Research Questions and Hypotheses
1. Can the difference between preferred and actual frequency of counseling services be predicted by years spent homeschooling, number or average age of children being homeschooled, household income, or the reasons for homeschooling?
2. Is there a correlation between the preferred frequency of the overall counseling activity category and the reasons for homeschooling?
3. Is there a correlation between the preferred frequency of the ten individual counseling activities and the reasons for homeschooling?
This research used a cross-sectional online survey for data collection. We explored group differences based on the inherent characteristic of important reasons reported for homeschooling and preferred and actual frequency of counseling activities. Data was gathered using an online survey containing participant demographic questions and a frequency scale of preferred and actual school counseling activities in the School Counselor Activity Rating Scale (SCARS). This survey gathered information on each family’s reported important reason for homeschooling with subcategories of safer environment (safety, drugs, peer pressure, other); preferred academic instruction; preferred moral or religious instruction; and the physical, intellectual, mental health, or other special needs. Demographic information used in the analysis included length of time homeschooling, ages of children being homeschooled, number of children being homeschooled, and household income. Preferred and actual frequency of counseling activities were examined using a validated and reliable instrument within sub-categories of counseling, consultation, coordination, and curriculum. Demographic questions included, role of primary homeschool provider, role of person participating in survey, religious affiliation, and use of common support systems for homeschooling.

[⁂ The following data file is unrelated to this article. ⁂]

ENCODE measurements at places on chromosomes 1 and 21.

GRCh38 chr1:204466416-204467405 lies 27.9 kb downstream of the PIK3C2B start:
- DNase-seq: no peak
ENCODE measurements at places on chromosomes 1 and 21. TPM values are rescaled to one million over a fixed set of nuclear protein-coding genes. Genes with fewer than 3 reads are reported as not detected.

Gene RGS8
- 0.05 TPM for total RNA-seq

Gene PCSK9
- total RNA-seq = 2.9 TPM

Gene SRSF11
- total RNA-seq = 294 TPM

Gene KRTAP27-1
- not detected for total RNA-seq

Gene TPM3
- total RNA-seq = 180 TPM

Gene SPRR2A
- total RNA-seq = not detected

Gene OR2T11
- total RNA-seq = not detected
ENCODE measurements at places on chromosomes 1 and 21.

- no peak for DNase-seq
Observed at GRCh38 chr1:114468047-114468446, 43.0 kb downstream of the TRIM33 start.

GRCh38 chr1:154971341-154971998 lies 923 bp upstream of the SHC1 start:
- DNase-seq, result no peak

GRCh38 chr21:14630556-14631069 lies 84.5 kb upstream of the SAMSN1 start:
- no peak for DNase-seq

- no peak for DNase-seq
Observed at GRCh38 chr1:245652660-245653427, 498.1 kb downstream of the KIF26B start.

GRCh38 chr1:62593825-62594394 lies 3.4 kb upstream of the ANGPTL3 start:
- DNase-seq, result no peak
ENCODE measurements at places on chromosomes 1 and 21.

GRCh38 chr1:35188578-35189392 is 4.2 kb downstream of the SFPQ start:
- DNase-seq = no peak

The sample consisted of U.S. parents 18 years old and over who were homeschooling at least one child age 5-17 years old during the data collection period of the study. Participants were recruited from online homeschool groups and events. Survey invitations were sent online to individual homeschoolers and to homeschool group leaders with a request to share with other homeschoolers. Convenience sampling was utilized through online access to homeschool discussion forums, social media sites, and listservs and posting invitations to the survey. In addition, websites with databases of homeschool group contacts across the U.S. were searched and an electronic invitation was sent to the contact with a request to share with the group. Anonymity was preserved as no identifying information was collected. Characteristics of the sample are provided in Tables 1 and 2.
A list of the sources of support for participants can be seen on Table 3.